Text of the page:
NY AG pushes to criminalize deed theft

Fraud notoriously hard to prosecute, as victims often sign legally enforceable documents

Commercial Real Estate, Crime, Deed Theft
New York AG Letitia James (Getty)

The New York Attorney General wants deed theft labeled an explicit crime, strengthening officials’ ability to nab fraudsters in the property schemes.

Officials from Letitia James’ office last week proposed criminalizing deed theft in the state penal code, City Limits reported. The deputies discussed the proposal during a Senate hearing in Manhattan, which also included strengthening laws around identifying the owners behind limited liability companies to better hold them accountable.

Alleged deed theft can take many shapes. Sometimes, it’s a straightforward case of forged documents. Other times, it’s more ambiguous, with fraudsters tricking homeowners into handing over their deed in exchange for an offer to settle the debt on a home. The debt doesn’t get paid and the owners are saddled with it, leading to foreclosure.

Claims of deed theft are notoriously difficult to prosecute, as intent needs to be shown and victims often sign legally enforceable documents. Defendants, therefore, can claim their actions were simply business deals gone bad.

Additionally, prosecutors are often unable to take action due to the statute of limitations, which can expire before victims even know they’ve been scammed. Prosecutors often resort to other charges like grand larceny, which don’t necessarily capture the scale of the deception.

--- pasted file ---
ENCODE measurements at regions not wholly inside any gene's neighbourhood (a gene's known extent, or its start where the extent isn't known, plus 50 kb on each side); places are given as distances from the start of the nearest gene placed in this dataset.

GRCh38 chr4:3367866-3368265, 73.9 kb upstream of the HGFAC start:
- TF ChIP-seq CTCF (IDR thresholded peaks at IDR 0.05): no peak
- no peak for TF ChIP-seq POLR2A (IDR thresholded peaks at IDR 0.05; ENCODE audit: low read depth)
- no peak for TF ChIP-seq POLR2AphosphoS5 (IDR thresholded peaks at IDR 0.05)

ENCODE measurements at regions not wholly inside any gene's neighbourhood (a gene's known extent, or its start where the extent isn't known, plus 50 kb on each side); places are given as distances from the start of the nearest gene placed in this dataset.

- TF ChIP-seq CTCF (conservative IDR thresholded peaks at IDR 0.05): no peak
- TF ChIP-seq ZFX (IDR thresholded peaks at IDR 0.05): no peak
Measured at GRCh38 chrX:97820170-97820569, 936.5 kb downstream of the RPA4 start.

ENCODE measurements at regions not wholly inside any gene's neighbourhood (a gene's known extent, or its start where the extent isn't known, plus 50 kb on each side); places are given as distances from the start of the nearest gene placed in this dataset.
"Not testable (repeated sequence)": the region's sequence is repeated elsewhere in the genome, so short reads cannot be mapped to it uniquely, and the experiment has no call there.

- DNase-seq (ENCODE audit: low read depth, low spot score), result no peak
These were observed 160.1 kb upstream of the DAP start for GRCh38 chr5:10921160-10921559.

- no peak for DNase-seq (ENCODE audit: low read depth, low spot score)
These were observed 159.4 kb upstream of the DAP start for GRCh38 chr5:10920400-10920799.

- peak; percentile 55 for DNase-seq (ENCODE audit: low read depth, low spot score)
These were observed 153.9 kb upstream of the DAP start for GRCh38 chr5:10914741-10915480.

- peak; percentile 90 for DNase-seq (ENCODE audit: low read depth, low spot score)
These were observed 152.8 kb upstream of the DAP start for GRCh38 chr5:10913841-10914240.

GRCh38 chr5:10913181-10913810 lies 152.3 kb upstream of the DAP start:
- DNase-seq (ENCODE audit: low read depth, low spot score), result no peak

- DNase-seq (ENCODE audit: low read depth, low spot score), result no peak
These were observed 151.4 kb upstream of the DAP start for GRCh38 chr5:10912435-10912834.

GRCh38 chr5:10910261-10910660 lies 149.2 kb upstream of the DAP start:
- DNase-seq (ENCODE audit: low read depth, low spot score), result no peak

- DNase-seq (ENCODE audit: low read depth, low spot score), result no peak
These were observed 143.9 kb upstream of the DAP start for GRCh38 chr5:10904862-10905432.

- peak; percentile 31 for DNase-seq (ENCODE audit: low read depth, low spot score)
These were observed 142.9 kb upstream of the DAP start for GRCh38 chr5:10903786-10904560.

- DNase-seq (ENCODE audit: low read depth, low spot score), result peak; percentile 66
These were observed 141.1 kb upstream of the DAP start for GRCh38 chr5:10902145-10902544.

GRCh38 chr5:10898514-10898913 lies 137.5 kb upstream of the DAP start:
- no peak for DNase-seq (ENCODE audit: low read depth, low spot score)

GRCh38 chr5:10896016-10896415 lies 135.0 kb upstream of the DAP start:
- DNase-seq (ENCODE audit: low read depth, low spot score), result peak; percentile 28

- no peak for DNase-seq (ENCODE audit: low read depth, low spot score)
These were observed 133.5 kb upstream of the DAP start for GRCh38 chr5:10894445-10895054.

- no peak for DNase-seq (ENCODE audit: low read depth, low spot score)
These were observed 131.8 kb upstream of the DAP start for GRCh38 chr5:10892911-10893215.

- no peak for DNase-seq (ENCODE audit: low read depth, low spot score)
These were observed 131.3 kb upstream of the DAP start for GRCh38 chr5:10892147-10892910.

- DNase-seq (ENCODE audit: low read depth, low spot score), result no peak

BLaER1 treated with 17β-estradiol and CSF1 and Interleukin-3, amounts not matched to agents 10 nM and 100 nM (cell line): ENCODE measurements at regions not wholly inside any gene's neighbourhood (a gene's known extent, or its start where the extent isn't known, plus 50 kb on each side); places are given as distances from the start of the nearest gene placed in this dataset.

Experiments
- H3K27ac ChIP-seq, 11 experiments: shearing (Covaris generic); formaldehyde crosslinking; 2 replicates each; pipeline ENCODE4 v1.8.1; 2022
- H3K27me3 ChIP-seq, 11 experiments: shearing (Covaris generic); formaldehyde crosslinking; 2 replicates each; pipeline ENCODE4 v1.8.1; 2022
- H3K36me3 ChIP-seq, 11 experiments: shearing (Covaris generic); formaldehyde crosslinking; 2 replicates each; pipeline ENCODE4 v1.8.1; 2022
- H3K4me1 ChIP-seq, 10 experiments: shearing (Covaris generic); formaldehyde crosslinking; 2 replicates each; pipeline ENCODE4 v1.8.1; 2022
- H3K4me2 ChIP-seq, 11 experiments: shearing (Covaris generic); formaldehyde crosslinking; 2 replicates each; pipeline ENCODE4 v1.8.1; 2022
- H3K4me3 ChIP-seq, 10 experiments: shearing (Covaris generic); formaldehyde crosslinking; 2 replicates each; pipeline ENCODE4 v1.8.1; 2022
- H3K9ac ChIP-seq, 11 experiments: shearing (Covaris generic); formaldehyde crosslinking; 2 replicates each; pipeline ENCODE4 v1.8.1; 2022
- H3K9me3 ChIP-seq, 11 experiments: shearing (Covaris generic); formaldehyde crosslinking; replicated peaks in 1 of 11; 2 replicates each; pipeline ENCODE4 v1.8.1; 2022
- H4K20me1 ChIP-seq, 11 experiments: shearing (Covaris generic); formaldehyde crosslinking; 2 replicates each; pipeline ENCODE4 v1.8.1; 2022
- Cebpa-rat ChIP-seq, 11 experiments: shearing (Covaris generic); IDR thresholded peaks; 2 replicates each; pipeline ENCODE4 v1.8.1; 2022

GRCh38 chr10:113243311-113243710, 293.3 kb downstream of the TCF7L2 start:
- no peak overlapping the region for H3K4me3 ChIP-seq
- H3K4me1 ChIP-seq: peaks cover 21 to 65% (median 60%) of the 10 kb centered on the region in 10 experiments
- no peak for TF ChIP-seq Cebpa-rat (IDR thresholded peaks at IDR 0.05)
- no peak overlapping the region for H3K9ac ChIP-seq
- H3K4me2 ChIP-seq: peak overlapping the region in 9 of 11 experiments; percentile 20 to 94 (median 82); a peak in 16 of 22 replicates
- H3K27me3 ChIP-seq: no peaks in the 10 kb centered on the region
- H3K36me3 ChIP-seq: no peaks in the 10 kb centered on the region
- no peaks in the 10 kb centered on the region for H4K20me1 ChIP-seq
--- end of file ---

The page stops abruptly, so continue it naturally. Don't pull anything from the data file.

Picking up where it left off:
Sign Up for the undefined Newsletter

Read more

Civil lawsuits are the best chance for a victim to reclaim their title. The preponderance of alleged thefts in poorer neighborhoods, however, makes lawsuits an uphill climb for those who can’t afford representation.

In Brooklyn, the borough’s DA has indicted 27 cases of deed fraud since 2014. All of those cases are either pending or resulted in convictions.

The scale of the problem is less known in other boroughs, but there were more than 3,300 deed theft complaints from July 2014 to this February, according to the Department of Finance. James’ office claimed to be investigating “dozens” of cases in the state, but doesn’t have the bandwidth to tackle more intensive probes.

Sometimes, the city is lending a helping hand to alleged deed thieves. Former Brooklyn attorney Stanford Solny profits from a 19-property portfolio acquired via disputed means. City agencies are contributing to his profit, subsidizing the rent at some of those properties, including through affordable housing vouchers.

Holden Walter-Warner